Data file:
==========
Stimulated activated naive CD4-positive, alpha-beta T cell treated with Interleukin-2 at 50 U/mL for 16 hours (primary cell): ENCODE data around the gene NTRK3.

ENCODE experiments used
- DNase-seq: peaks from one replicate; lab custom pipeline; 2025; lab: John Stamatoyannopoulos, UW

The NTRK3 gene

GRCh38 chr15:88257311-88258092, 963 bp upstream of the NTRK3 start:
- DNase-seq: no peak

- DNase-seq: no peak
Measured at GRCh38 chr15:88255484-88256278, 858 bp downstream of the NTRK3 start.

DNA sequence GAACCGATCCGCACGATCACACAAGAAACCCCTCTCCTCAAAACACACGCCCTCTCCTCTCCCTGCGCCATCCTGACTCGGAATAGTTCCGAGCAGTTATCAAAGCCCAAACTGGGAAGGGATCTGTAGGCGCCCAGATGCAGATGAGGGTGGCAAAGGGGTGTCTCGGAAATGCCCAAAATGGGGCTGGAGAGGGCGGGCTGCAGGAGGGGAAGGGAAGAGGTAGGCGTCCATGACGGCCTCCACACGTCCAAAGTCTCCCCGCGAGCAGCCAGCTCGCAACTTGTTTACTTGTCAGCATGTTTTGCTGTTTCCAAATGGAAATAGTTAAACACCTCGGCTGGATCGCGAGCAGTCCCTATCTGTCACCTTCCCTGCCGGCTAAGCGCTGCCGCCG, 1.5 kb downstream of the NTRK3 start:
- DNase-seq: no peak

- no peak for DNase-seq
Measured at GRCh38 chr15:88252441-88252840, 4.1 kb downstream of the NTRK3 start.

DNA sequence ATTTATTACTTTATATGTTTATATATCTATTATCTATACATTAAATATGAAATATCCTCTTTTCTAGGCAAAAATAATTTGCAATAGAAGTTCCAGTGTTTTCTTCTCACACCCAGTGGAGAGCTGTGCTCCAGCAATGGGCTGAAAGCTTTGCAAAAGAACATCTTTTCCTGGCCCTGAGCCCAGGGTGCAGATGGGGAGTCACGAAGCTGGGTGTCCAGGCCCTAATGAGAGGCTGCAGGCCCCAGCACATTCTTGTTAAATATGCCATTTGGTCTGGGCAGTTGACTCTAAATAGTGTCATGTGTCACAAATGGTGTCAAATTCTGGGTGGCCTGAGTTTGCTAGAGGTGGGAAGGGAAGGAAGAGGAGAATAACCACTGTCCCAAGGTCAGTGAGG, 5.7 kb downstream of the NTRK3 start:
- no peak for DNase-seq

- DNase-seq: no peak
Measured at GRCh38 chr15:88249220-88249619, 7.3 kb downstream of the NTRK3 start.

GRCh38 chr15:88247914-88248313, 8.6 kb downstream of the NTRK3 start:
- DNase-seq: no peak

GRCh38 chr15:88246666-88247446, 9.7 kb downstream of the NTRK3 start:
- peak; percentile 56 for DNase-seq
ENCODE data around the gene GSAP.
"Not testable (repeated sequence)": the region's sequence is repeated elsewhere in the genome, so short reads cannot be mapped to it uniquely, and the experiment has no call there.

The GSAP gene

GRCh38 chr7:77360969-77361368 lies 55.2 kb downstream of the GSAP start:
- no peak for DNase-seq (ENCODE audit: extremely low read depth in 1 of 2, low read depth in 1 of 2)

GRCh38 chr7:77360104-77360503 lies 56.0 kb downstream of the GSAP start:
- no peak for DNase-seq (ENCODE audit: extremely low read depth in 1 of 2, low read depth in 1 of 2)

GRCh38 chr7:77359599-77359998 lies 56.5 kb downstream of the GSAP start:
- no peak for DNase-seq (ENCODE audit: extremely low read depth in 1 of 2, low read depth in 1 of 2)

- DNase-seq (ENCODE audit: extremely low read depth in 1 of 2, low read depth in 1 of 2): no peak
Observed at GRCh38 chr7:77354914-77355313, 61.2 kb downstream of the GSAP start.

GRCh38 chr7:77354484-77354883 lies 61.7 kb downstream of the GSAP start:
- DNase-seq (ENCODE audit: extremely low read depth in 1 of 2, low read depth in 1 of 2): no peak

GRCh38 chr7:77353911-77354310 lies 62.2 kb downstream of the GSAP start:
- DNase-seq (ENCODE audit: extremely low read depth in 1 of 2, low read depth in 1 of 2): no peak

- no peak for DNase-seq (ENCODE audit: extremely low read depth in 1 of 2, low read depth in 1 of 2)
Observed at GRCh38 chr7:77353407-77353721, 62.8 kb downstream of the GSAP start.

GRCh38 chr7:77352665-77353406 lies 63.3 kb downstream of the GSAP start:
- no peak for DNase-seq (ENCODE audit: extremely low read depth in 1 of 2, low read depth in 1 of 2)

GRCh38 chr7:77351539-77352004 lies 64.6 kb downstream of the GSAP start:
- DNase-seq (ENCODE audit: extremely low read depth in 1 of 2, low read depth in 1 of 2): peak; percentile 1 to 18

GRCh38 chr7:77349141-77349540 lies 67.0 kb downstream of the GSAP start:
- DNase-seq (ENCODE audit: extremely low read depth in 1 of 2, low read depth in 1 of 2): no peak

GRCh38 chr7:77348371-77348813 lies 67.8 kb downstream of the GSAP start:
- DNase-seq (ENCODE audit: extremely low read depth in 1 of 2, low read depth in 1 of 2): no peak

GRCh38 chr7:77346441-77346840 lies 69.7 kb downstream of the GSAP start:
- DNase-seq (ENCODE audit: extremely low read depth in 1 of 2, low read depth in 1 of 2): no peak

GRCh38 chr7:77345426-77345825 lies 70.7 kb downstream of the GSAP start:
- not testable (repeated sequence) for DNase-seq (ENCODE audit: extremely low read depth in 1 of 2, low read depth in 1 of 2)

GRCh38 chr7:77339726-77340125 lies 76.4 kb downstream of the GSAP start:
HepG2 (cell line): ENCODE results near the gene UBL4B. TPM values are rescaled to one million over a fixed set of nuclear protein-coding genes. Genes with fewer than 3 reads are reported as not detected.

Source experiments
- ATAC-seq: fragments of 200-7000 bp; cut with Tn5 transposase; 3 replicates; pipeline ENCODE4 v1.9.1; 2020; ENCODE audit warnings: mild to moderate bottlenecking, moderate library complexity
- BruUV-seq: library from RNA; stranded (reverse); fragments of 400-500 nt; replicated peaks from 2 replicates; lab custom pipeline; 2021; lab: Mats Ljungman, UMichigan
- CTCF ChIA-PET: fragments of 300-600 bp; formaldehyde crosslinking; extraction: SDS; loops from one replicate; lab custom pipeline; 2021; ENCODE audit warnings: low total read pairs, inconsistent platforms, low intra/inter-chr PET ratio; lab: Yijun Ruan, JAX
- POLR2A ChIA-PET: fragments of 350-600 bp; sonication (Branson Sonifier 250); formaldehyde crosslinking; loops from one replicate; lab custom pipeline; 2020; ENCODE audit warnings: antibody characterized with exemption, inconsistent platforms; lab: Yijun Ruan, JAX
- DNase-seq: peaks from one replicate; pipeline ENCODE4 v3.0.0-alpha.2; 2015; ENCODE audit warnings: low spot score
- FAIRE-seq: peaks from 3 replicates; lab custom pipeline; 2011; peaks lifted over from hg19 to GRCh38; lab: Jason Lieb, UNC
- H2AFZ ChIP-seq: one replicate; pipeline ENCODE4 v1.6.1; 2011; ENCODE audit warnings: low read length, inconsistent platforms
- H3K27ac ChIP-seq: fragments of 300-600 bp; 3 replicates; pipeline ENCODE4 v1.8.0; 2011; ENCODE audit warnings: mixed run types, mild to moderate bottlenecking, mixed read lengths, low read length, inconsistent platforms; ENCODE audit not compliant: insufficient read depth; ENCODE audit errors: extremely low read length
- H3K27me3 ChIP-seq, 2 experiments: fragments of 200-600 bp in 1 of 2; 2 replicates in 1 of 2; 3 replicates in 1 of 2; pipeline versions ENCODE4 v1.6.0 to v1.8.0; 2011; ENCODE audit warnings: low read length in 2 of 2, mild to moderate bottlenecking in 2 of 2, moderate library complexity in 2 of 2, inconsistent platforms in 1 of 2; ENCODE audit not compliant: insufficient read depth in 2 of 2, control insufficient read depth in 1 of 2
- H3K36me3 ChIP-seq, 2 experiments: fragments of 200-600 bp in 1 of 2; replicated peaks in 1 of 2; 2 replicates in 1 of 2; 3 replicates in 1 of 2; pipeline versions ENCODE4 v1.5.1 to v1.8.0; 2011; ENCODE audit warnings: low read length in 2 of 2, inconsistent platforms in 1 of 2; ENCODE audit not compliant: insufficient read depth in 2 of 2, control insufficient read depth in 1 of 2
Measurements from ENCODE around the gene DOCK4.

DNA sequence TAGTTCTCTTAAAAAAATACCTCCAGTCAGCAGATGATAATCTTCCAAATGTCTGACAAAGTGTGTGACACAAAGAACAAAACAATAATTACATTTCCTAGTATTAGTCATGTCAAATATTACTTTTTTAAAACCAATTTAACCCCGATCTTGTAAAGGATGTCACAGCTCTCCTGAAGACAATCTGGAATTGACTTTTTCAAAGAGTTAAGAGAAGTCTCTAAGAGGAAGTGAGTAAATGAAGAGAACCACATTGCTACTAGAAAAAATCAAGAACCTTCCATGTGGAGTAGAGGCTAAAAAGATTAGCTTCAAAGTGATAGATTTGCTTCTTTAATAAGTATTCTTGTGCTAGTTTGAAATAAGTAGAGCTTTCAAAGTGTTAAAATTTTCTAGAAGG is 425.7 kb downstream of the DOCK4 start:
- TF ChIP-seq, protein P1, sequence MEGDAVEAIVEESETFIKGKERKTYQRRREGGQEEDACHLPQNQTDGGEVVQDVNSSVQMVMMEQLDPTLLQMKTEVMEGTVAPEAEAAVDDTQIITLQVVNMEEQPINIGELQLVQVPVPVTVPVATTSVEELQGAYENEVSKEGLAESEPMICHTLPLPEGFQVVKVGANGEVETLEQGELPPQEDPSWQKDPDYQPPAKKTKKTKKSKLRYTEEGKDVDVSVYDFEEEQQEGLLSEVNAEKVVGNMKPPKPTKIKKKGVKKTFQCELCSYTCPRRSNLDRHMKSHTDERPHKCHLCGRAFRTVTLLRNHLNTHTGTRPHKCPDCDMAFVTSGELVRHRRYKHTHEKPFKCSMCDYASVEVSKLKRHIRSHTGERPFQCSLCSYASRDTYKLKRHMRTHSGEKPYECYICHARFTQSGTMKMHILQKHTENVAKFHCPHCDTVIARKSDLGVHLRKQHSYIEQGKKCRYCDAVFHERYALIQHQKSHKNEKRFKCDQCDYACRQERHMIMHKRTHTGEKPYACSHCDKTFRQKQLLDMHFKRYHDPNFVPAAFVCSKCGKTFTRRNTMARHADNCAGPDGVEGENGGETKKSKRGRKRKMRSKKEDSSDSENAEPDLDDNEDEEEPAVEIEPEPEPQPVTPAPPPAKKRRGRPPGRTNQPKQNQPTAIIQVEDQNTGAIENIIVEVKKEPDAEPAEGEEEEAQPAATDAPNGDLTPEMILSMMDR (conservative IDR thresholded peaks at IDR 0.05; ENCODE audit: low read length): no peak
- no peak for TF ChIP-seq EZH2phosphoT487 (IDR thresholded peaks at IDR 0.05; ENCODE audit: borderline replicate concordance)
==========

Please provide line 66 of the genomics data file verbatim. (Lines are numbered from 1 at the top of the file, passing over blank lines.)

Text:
- no peak for TF ChIP-seq EZH2phosphoT487 (IDR thresholded peaks at IDR 0.05; ENCODE audit: borderline replicate concordance)